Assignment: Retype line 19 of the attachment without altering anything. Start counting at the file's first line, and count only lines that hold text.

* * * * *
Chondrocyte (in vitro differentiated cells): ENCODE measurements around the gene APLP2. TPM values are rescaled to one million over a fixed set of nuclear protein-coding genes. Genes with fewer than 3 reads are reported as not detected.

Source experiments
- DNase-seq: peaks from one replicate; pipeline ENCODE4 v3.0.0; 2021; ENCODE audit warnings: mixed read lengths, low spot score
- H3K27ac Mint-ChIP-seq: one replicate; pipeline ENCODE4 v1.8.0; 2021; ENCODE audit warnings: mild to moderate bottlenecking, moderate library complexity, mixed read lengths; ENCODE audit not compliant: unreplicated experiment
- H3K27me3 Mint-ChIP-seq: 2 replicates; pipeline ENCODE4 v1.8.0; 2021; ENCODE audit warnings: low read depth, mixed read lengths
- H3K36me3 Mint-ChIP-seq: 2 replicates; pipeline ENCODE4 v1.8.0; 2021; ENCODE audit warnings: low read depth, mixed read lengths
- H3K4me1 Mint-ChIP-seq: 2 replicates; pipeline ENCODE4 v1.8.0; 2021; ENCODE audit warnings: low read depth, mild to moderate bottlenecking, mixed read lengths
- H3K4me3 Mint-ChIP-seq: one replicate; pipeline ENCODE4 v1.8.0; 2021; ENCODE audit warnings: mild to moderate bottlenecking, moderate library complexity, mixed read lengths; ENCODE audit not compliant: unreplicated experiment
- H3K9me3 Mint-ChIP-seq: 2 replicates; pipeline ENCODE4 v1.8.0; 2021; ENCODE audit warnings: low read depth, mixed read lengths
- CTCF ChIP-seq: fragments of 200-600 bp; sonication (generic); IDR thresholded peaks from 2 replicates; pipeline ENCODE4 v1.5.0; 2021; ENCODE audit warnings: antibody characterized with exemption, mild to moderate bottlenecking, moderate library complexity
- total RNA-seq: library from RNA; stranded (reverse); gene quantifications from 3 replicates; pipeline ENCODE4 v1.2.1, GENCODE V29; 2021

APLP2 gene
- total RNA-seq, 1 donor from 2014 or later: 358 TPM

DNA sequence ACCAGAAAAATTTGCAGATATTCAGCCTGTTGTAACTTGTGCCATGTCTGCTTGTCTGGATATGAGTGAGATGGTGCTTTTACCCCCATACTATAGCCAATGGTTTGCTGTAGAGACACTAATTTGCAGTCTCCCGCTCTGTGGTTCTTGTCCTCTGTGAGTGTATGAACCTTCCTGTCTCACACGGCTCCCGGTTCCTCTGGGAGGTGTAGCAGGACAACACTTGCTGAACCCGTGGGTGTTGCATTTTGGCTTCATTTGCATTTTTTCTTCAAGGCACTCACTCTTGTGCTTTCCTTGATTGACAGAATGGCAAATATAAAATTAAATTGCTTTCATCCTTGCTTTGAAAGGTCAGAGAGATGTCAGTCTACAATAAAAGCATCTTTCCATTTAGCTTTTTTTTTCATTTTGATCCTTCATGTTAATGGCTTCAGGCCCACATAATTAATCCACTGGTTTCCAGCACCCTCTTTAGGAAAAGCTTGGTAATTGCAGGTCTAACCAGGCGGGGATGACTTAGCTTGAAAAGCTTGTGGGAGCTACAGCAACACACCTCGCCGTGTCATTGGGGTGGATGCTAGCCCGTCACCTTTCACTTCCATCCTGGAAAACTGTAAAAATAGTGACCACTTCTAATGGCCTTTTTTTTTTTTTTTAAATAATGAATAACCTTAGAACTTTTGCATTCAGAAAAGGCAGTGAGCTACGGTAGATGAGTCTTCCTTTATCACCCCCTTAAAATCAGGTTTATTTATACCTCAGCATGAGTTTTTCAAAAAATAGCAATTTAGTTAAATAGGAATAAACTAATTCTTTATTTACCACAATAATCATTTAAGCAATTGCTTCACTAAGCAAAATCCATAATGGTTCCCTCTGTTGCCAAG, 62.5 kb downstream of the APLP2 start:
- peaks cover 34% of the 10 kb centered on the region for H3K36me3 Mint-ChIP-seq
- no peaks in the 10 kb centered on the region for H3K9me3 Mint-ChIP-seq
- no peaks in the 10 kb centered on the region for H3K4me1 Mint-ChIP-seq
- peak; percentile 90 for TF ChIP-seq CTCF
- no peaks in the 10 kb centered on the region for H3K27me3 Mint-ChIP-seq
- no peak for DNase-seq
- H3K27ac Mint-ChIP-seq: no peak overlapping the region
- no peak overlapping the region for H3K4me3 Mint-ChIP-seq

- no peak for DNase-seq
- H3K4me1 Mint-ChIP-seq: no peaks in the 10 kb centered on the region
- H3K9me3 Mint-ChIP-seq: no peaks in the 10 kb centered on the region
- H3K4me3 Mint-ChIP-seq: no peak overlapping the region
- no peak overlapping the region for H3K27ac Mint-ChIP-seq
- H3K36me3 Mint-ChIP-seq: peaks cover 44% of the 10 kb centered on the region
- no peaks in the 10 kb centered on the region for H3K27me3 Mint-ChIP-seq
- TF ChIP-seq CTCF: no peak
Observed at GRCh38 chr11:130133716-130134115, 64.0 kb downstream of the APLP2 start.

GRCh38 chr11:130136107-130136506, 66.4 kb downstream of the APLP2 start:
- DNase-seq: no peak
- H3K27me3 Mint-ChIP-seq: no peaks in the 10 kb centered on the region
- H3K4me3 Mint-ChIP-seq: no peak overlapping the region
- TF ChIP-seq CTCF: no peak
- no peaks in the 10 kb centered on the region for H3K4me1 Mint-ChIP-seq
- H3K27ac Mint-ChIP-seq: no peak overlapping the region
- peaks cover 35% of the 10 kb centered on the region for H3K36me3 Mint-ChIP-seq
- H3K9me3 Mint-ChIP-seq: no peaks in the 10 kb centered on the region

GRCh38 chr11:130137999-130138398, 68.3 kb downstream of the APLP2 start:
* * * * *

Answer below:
- no peaks in the 10 kb centered on the region for H3K27me3 Mint-ChIP-seq